Beyond A Throwaway Culture: Finding Good Eco-Questions for our Faith Communities

Saturday, February 29th 2020

It was a great joy to gather together a group of interested, invested participants for a day of reflection and challenge on the theme of eco-justice in our world this February.

As a centre, we are convinced that the climate change conversation is the most important of our time, but we are also struck by how challenging it is to discuss it in the face of deep social injustive and poverty in our cities. So we decided to look at Eco-justice, through the lens of poverty and the UN sustainable development goals.

We were blessed to have Brenda Farrell lead us in prayer, as we lit the Eco-congregation candle and prayer:

“Creating God, your name is written in every leaf, every bird, every river, every living being. Thank you for calling us by name. Thank you for your continued creating power in moisture, rivers and oceans. Make us attentive to the wounds of the earth and willing to work for the healing of the whole creation.”

Dr Eoin O’Mahony of UCD School of Geography started our reflections with a challenging presentation on “Warming planet: ‘cool off there buddy’: Wealth and ignoring the 2 degree threshold’.  Taking us on his daily bicycle commute to work across the relatively small city of Dublin, he tracked how energy is used and available, where old trees, bicycle stands and bus stops make good choices easier for residents. We were left asking ‘what is the quality of life of our parishioners today?’.

Then Dr Ciara Murphy of the Jesuit centre for Faith and Justice helped us create links between Laudato Si, UN Sustainable Development Goals and the reality of life in Dublin city today. Looking at the areas of Land Management, Transport and Housing, Ciara reminded us “We are faced not with two separate crises, one environmental and the other social, but rather with one complex crisis which is both social and environmental. Strategies for a solution demand an integrated approach to combating poverty, restoring dignity to the excluded, and at the same time protecting nature. (LS139)”

We asked ourselves – What is the role of a (faith) leader in reflecting on climate and social justice? What are good questions for leaders to be asking of themselves and of the world, on behalf of their (faith) communities?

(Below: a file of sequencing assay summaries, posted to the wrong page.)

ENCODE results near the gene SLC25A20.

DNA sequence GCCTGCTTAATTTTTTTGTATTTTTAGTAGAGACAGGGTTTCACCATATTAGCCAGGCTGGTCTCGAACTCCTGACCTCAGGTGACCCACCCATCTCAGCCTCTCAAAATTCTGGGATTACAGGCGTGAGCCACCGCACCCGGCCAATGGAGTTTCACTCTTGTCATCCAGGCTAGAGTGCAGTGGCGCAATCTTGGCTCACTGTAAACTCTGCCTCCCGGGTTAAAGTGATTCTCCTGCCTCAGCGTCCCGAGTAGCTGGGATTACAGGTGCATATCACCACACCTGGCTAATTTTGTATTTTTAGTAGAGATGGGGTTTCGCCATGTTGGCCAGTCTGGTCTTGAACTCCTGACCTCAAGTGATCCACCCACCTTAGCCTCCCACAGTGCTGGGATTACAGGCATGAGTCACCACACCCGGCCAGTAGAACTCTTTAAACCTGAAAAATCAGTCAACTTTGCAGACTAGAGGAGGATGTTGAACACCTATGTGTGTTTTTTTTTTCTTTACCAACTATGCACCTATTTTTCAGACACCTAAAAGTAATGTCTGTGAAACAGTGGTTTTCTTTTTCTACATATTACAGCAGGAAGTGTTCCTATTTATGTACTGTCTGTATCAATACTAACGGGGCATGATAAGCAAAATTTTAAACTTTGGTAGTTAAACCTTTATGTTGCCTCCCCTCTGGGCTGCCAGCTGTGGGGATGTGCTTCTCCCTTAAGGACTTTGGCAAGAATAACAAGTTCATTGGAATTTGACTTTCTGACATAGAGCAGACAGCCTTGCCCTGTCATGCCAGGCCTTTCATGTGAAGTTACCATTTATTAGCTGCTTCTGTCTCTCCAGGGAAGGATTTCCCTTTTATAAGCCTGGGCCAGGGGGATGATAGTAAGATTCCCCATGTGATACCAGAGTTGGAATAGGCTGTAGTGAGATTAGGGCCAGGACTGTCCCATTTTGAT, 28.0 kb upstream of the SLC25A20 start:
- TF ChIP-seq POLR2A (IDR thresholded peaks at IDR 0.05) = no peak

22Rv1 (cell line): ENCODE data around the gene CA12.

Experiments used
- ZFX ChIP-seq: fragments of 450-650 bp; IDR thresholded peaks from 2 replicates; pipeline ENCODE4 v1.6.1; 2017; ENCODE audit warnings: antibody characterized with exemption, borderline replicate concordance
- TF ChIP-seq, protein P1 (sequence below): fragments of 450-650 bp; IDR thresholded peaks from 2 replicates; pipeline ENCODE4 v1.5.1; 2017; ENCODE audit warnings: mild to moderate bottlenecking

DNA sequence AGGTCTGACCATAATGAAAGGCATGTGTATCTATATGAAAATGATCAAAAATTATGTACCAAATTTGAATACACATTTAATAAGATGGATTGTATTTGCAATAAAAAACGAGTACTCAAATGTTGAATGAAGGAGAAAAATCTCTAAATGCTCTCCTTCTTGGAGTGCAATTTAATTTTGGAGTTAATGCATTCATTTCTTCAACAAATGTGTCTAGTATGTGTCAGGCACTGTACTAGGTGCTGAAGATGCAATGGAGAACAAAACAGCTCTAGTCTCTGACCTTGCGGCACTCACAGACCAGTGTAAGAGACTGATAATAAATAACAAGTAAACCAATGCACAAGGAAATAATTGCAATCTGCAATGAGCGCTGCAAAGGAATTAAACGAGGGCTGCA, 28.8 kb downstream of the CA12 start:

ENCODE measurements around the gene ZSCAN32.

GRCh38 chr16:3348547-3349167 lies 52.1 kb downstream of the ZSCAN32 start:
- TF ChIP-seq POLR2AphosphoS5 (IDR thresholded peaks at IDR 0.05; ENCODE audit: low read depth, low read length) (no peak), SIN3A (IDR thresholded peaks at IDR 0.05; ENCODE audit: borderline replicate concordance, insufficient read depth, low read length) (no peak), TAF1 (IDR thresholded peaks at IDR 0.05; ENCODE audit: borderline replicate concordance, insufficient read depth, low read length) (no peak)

We noticed that such questions on such a broad topic were overwhelming and could bring us to despair. In order to maintain a sense of hope, we came back to the local, the small ordinary activity that inspired and networked people together.

This truth was very helpful for our afternoon workshops where we learnt about the Daily Mile from Frank Greally, the Bio-diversity work done here in St Marys and the grounds from Natalie Cunningham and the spiritual nature walk from Brenda Farrell. Each participant received information from each workshop as well as a copy of Bio diversity Irelands ‘Pollinating for Faith Communities’, which was most inspiring.

Finally, as part of a beautiful closing prayer, we blessed a Crab Apple Tree for planting in our bio-diversity garden (where she flourishes!), and each received a seed bomb of irish wildflowers with the instruction/invitation “We had planted our tree to grow and thrive here now we give you Irish seed bombs to take home. These seeds contain the mystery of life-the energy of God-with our care that energy will unfold-under our care these seeds will grow and bloom and thrive-we will become co-creators with God.”

Sent forth in hopeful expectation that what God creates, we can nurture and what God calls us to, we can achieve. Each in their own way and time. Thanks be to God. 


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